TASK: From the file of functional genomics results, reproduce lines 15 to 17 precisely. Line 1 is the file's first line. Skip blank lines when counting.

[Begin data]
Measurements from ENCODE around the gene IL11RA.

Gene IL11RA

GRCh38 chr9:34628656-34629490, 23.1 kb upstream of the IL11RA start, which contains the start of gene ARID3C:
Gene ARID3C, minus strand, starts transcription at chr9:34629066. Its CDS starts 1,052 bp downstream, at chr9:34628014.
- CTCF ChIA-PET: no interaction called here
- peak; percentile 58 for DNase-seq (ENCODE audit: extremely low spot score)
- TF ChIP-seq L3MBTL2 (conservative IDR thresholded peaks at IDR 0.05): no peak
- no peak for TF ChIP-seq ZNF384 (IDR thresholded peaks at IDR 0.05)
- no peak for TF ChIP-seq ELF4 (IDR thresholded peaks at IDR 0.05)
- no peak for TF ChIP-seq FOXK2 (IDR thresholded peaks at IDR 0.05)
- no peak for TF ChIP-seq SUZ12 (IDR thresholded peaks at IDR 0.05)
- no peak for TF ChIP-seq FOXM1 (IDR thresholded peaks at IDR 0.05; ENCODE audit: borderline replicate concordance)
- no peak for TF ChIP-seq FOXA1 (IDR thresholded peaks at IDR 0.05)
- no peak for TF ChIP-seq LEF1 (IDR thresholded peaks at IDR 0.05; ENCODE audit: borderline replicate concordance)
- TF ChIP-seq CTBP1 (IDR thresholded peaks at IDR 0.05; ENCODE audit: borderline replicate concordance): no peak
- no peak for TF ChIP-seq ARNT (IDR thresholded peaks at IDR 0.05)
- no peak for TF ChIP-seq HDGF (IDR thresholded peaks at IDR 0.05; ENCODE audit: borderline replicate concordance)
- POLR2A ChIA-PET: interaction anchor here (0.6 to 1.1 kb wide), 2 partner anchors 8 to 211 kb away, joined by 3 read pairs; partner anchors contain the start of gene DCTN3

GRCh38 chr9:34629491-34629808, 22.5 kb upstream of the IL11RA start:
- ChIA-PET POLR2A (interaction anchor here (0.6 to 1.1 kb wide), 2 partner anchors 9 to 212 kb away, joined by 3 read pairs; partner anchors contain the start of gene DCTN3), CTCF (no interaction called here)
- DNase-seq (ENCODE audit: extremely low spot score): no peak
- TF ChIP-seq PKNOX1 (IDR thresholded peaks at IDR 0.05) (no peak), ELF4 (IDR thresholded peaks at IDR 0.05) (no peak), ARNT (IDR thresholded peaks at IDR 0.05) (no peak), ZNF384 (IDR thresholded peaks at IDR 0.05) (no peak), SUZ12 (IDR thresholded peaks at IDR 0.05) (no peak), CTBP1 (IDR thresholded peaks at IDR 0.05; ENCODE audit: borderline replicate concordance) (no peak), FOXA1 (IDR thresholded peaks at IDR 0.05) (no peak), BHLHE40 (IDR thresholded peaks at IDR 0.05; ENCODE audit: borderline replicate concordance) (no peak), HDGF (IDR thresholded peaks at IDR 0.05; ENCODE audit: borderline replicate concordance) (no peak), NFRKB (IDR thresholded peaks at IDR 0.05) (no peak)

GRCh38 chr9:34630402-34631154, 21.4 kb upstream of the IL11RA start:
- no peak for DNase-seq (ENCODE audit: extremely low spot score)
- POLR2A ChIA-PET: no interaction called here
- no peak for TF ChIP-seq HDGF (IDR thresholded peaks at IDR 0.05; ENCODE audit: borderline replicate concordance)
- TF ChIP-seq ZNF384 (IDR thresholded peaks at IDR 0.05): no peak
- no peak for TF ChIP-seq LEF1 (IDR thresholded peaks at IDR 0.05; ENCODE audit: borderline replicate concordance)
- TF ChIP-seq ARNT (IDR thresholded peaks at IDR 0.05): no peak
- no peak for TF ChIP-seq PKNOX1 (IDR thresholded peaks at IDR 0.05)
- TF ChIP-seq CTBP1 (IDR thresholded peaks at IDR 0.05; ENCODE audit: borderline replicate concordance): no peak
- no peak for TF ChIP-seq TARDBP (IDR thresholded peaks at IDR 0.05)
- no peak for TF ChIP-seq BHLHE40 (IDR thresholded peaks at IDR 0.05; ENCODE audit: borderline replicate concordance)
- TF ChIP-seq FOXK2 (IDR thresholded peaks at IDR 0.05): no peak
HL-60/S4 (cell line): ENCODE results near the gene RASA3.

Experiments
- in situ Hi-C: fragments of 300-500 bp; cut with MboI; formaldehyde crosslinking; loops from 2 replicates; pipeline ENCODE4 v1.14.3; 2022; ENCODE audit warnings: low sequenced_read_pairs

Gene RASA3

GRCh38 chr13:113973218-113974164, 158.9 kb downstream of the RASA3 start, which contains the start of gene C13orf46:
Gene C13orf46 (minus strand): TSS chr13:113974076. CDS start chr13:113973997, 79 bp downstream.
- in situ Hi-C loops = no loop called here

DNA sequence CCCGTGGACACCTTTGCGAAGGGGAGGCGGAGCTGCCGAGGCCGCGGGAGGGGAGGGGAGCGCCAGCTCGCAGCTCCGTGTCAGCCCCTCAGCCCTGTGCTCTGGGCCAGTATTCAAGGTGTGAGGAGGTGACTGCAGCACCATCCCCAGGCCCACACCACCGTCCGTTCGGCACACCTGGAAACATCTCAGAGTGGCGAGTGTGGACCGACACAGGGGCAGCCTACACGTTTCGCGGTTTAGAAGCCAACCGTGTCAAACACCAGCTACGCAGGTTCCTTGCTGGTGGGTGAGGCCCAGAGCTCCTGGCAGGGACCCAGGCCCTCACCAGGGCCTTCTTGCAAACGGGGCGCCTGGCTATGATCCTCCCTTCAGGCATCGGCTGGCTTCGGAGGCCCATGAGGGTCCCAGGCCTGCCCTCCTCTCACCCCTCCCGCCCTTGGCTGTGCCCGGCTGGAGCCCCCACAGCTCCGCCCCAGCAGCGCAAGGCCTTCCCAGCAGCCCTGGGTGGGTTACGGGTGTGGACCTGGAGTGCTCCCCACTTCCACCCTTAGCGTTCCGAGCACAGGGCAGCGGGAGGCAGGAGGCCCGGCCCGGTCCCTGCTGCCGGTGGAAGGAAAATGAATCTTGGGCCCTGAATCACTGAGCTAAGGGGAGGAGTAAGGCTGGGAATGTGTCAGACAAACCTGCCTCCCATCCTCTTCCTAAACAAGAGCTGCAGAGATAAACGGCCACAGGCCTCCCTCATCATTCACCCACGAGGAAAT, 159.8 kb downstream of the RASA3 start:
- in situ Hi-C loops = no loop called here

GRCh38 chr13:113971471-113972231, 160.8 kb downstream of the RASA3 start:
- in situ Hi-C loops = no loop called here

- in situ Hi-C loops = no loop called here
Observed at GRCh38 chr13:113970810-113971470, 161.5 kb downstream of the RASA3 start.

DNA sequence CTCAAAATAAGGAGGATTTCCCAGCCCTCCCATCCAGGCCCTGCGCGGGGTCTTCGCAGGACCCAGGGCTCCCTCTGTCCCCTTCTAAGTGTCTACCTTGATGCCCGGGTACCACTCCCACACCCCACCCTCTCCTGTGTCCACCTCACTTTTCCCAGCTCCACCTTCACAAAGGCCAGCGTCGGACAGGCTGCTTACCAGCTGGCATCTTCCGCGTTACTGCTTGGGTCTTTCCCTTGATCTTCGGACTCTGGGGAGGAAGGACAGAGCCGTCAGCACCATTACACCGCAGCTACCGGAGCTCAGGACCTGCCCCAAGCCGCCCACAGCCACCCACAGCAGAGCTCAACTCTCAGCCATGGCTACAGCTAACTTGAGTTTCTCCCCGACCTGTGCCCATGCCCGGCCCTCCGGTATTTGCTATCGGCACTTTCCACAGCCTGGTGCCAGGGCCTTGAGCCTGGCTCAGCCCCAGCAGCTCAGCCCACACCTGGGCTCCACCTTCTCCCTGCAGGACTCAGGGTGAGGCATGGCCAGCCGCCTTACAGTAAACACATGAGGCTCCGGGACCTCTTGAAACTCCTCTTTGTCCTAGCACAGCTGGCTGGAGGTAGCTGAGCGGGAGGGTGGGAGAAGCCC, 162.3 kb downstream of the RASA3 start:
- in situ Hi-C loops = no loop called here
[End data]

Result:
- TF ChIP-seq CTBP1 (IDR thresholded peaks at IDR 0.05; ENCODE audit: borderline replicate concordance): no peak
- no peak for TF ChIP-seq ARNT (IDR thresholded peaks at IDR 0.05)
- no peak for TF ChIP-seq HDGF (IDR thresholded peaks at IDR 0.05; ENCODE audit: borderline replicate concordance)